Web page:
And by the time we get into the job market, the support we got to learn developmentally as children is long gone. As an adult, it can be embarrassing to not know. There are repercussions if we don’t get it right. We feel stupid, and we make others feel stupid if they don’t “have it together.”
“All the world’s a stage and most of us are desperately unrehearsed.” –Sean O’Casey
That’s one of the downsides of the Knowing Paradigm, and I think we need to challenge it. Being “smart” in this way is making us not so smart in other ways. We get stuck in our roles and our “scripts.” We narrow our interests and forget how to see and act in new ways.
Fortunately, we can start growing again — by reintroducing play, pretending, performing and improvising into our work and lives. We’re not just limited to what we already know and who we already are. We can be who we are and who we’re not…yet. We can be who we’re becoming. This is called the Becoming Principle, and it underlies everything we do and teach.
“Success comes from knowing that you did your best to become the best that you are capable of becoming.” –John Wooden
We shun the unknown and the ambiguous, but you say that embracing it is often the best path toward growth. Why is that, and what can help us to embrace it?
Oh, yes. Don’t we all wish we could know how things are going to turn out! Should I take this job? Get married? Come out? Move to another city? Have a kid? If only I knew for sure!
But we can’t know it all, and embracing the unknown and the ambiguous is a way to get in tune with that basic fact of life. As I’ve said, data and information are important, but they’re not all there is. For many of life’s opportunities, instead of “look before you leap,” I think you should “leap before you look.” Perform that new job, that move to a new city, that new relationship — and in the process live life, learn, grow, stretch, and go places and do things that can enrich you. And that goes for things that ultimately fail, as well as succeed.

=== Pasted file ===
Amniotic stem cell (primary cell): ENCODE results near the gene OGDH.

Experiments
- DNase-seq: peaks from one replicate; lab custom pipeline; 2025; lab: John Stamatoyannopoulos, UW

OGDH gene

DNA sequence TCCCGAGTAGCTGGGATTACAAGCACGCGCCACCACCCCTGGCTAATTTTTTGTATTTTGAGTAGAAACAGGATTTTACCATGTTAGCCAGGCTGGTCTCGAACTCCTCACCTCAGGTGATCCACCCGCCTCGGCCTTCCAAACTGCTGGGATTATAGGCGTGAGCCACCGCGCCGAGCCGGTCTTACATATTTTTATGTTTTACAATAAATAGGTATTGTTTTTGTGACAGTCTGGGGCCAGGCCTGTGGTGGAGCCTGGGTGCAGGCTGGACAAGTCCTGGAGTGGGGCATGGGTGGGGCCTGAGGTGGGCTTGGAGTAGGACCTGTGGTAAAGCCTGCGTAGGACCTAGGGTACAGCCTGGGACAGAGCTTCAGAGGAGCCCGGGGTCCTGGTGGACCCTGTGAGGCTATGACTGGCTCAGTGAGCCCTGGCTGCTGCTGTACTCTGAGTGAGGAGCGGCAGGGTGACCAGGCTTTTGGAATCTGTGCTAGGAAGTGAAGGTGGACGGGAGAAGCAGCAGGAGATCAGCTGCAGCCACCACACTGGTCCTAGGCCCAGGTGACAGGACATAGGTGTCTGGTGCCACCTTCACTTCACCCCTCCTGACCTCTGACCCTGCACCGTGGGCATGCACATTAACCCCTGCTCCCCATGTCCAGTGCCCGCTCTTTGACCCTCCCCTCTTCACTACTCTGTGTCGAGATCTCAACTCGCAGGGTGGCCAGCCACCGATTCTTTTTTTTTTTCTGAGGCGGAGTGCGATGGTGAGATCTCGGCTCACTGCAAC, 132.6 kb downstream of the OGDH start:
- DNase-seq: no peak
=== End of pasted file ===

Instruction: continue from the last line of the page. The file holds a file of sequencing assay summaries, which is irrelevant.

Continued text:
Improvisation innovator Keith Johnstone said, “Those who say ‘yes’ are rewarded by the adventures they have. Those who say ‘no’ are rewarded by the safety they attain.” If you perform in a more adventurous way, you will have more adventures! If we are only who we already are — then we can’t grow. That’s why I write about the Becoming Principle, which is about being who you are and who you’re not…yet, at the same time.
“Those who say yes are rewarded by the adventures they have.” -Keith Johnstone
In a practical guidebook, authors Karin Hurt and David Dye share solutions for managers who want both a meaningful work experience and results. Karin is the founder of Let’s Grow Leaders and David of Trailblaze, Inc. Both Karin and David are focused on helping leaders improve their productivity and effectiveness. Their new book, Winning Well: A Manager’s Guide to Getting Results—Without Losing Your Soul is chock full of advice for managers looking to take their game to a higher level.
After reading their new book, I asked them to share their research and experience.
“Life is either a daring adventure or nothing at all.” –Helen Keller
You share a few different management styles and then discuss the “winning well manager.” What distinguishes this type of person? Is it possible for anyone to become that type of manager?
Used by permission.
Managers who win well bring confidence and humility in equal measure and focus on both results and relationships.
Where the other three manager types tend to focus on short-term goals, managers who win well have a longer time horizon. They build teams that will produce results today as well as next year.
Managers who win well build healthy professional relationships with their employees. They maintain high expectations for results in a supportive environment where people can grow and take healthy risks.
They master the art of productive meetings, delegation, and problem solving. They run meetings that people consider a good use of time. These managers practice steady, calm accountability along with celebration.